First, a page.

U.S. Blocks AMD AI Chip for China, Citing Security Risks

AMD AI Chip: The U.S. government has rejected Advanced Micro Devices Inc’s (NASDAQ: AMD) bid to sell a specially designed artificial intelligence (AI) chip to China, Bloomberg reported on Tuesday.

The chipmaker had hoped to get clearance from the U.S. Commerce Department to export the AI processor, which had lower performance than its global products, to the Chinese market. The chip was intended to comply with the U.S. export restrictions on advanced technologies to China, according to the report.

However, U.S. officials said the chip was still too powerful and posed a security risk, as it could be used by China for military purposes. They told AMD that it needed to obtain a license from the Commerce’s Bureau of Industry and Security (BIS) to sell the chip in China, the report said.

AMD AI Chip Faces U.S. Export Curbs on AI Technology

AMD and the Commerce Department did not immediately respond to Reuters’ request for comment.

The U.S. has been tightening its control over the export of key AI-related technology to China, as part of its efforts to curb Beijing’s access to cutting-edge technology that could boost its military capabilities.

In 2022, President Joe Biden introduced a series of measures to prevent China from using AI in military applications, such as facial recognition, surveillance, and autonomous weapons. The measures included adding more Chinese companies to the U.S. Entity List, which restricts their ability to buy U.S. technology without a license.

In 2023, the U.S. also announced plans to halt shipments to China of more advanced AMD AI chips designed by Nvidia Corporation (NASDAQ: NVDA) and other companies, as part of a broader strategy to stop Beijing from receiving the latest U.S. technologies to strengthen its military.

AMD Seeks to Expand its Presence in China

AMD, which is known for its high-performance computing and gaming chips, has been trying to expand its presence in the Chinese market, which is the world’s second-largest economy and a major consumer of AI technology.

The chipmaker has been collaborating with Chinese partners, such as Tianjin Haiguang Advanced Technology Investment Co Ltd (THATIC), to develop and sell server chips for the Chinese market. The joint venture, which was formed in 2016, has been exempted from the U.S. export restrictions, as it uses older technology that is not considered a security threat.

AMD has also been competing with Nvidia, the leader in the AMd AI chip market, to win over Chinese customers, such as Tencent Holdings Ltd (HK:0700) and Baidu Inc (NASDAQ: BIDU), which are among the world’s largest AI developers and users.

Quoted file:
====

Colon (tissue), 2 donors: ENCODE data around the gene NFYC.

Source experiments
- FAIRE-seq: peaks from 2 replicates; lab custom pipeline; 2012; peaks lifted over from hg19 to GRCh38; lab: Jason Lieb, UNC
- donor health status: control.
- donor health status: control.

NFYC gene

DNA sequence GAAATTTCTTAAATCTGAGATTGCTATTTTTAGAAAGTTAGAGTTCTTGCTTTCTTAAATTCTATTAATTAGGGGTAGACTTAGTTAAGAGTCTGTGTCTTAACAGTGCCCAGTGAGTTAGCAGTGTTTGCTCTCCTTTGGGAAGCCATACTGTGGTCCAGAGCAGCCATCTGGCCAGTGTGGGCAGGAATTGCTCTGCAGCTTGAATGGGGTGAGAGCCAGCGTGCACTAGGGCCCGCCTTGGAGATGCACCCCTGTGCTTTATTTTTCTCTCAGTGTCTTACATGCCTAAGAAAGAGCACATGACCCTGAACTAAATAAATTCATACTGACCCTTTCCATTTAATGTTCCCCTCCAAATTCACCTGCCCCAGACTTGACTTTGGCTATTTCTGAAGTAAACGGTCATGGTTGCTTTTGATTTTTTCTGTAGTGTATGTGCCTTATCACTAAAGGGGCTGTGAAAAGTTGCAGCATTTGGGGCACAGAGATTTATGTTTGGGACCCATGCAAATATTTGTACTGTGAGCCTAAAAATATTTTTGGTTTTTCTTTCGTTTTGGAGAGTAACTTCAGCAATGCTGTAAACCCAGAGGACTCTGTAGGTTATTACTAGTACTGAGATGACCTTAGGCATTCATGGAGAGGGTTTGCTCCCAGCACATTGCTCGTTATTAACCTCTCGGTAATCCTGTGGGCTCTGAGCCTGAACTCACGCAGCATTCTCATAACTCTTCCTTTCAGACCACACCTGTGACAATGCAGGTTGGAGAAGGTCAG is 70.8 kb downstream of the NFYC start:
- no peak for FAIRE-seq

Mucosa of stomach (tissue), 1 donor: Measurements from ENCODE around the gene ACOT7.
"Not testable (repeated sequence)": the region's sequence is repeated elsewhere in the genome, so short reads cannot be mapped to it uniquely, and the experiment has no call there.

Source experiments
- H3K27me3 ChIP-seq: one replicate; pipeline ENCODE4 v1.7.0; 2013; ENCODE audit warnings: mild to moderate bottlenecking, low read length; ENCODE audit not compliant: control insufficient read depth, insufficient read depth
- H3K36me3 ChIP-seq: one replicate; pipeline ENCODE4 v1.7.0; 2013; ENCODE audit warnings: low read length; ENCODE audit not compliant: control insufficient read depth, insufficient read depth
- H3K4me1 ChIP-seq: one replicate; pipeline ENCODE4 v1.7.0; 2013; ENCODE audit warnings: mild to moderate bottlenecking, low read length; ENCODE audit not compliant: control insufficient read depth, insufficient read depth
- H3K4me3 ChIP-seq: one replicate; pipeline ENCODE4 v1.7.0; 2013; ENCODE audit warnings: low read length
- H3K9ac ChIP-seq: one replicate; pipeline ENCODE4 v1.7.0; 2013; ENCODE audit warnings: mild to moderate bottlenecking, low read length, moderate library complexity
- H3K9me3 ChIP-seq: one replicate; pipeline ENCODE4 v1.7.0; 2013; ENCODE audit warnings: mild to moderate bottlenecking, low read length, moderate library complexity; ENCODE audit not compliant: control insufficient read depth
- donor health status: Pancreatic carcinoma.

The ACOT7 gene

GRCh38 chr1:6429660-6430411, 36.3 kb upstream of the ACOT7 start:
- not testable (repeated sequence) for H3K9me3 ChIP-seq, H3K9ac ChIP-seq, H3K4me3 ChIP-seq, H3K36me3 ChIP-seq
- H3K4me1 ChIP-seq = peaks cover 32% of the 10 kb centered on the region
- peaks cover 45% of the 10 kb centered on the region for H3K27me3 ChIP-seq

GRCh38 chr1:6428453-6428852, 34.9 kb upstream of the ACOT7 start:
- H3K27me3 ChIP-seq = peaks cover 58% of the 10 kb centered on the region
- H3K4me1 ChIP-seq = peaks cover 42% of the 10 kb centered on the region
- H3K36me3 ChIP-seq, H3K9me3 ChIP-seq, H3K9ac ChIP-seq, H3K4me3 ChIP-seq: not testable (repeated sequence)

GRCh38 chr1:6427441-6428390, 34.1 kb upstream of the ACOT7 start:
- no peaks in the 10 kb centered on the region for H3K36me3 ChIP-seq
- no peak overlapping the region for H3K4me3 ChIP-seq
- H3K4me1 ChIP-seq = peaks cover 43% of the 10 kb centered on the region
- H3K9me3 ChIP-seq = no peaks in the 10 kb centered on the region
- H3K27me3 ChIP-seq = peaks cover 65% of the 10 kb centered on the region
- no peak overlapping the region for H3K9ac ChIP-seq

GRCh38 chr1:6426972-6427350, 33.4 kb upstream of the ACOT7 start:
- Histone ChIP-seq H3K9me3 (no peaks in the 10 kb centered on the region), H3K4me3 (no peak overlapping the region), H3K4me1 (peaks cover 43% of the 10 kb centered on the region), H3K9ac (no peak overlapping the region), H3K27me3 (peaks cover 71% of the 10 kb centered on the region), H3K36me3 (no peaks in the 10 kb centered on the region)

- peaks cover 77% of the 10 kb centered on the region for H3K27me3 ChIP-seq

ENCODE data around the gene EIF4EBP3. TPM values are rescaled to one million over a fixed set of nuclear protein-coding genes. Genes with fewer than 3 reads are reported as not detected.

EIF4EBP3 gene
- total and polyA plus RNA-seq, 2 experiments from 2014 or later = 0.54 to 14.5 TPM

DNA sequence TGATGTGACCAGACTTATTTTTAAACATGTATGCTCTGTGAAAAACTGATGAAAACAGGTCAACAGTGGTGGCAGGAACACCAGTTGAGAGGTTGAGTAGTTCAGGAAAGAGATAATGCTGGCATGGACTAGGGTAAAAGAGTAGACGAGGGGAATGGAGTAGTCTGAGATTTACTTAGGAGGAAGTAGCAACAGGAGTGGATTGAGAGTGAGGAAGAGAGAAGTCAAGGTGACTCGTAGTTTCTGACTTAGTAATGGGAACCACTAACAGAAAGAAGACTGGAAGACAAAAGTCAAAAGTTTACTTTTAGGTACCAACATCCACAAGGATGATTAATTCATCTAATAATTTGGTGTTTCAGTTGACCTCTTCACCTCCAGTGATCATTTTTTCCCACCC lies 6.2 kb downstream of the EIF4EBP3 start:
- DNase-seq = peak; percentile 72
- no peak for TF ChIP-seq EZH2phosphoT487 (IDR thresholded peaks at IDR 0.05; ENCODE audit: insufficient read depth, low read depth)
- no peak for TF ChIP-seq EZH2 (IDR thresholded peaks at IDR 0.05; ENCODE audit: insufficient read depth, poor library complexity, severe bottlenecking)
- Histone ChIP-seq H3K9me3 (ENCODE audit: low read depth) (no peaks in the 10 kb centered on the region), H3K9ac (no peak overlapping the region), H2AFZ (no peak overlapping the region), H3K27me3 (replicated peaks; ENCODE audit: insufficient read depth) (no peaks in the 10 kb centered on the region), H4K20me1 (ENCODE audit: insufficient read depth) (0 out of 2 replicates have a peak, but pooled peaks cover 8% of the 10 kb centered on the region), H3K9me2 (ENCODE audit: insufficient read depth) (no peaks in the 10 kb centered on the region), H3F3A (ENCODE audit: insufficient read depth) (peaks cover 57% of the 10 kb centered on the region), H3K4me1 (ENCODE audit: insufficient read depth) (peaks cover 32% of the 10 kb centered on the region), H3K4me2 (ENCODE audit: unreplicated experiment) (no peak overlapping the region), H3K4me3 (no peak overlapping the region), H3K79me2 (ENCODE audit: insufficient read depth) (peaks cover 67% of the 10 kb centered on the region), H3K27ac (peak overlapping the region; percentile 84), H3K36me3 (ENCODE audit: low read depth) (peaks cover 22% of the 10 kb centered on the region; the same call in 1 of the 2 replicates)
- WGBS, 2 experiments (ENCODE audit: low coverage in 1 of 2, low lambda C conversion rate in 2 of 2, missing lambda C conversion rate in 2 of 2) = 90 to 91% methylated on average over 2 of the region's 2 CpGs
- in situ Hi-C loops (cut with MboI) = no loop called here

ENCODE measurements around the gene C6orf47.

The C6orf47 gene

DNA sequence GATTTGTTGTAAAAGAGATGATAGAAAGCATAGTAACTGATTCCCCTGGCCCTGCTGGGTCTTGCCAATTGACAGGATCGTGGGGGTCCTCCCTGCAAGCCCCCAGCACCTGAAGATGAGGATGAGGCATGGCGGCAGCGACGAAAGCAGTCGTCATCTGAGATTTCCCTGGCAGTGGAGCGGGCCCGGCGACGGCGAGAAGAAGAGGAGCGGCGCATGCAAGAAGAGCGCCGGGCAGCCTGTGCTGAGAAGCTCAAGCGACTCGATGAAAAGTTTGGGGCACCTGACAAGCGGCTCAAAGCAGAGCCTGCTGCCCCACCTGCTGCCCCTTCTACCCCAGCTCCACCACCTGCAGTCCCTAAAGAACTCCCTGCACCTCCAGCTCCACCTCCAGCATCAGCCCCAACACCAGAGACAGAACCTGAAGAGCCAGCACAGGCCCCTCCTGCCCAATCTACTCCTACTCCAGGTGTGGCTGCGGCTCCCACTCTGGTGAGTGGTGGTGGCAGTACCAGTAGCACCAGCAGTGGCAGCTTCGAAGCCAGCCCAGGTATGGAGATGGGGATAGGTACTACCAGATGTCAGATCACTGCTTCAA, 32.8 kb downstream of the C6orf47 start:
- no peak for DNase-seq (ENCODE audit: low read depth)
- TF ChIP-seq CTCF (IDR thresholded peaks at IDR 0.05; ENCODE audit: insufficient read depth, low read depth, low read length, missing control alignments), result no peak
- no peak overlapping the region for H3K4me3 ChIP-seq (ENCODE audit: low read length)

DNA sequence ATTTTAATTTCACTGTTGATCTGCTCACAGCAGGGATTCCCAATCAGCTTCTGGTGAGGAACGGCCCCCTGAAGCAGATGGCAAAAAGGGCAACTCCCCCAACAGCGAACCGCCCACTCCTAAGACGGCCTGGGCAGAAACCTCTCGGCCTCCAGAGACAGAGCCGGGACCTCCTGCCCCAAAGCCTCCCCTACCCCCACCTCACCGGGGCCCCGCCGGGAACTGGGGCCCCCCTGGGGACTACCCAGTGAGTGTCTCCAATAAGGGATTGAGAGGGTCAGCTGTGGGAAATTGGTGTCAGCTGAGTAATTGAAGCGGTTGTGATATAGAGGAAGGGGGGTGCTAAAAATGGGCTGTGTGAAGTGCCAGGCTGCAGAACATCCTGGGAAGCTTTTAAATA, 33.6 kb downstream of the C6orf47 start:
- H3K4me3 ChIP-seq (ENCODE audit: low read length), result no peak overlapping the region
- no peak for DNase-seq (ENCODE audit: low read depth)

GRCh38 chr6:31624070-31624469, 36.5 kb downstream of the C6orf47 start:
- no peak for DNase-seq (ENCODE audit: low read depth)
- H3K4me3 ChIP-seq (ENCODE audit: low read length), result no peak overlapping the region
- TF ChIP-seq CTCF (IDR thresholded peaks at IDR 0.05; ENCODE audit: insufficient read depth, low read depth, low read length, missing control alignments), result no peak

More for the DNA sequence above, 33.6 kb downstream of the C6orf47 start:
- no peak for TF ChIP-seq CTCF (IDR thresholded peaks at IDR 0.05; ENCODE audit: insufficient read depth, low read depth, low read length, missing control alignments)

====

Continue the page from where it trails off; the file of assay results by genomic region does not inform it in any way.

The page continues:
However, AMD’s efforts to sell its AMD AI chip to China have faced a setback, as the U.S. government has blocked its request, citing security risks. The decision could limit AMD’s growth potential in the Chinese market, as well as its ability to compete with Nvidia and other rivals.

Impact of US Export Controls on Semiconductor Sales to China

According to anonymous sources, AMD had hoped to receive approval from the Commerce Department to sell their AI processor to Chinese customers. However, it seems that the chip’s performance was still considered too powerful by US officials. As a result, AMD was informed that they would need to obtain a license from the Bureau of Industry and Security to proceed with the sale. At this time, it is unclear whether AMD will be applying for the license.

The United States has been implementing measures to restrict Chinese access to advanced semiconductors and the manufacturing tools used to create them. This is due to concerns that Beijing could gain a military advantage. President Joe Biden’s administration introduced export controls in 2022, and these restrictions were further strengthened in October of the same year to include more technology and limit sales to intermediary nations that could undermine the ban.

These tighter controls affected the sale of a processor specifically designed for China by leading AI chipmaker Nvidia Corp. However, Nvidia has since developed new, customized products with lower power capabilities to comply with the 2023 restrictions. Commerce Secretary Gina Raimondo has expressed interest in examining the details of these components.

Both Nvidia and AMD were unable to sell their most powerful AMD AI chips to China due to the 2022 ban, prompting them to seek alternative solutions. Nvidia quickly responded by offering a modified model with reduced performance. On the other hand, AMD has not publicly discussed its efforts to develop a new AI processor for the Chinese market.

While Nvidia had a significant presence in the Chinese AMD AI chip industry, AMD had a smaller foothold in comparison.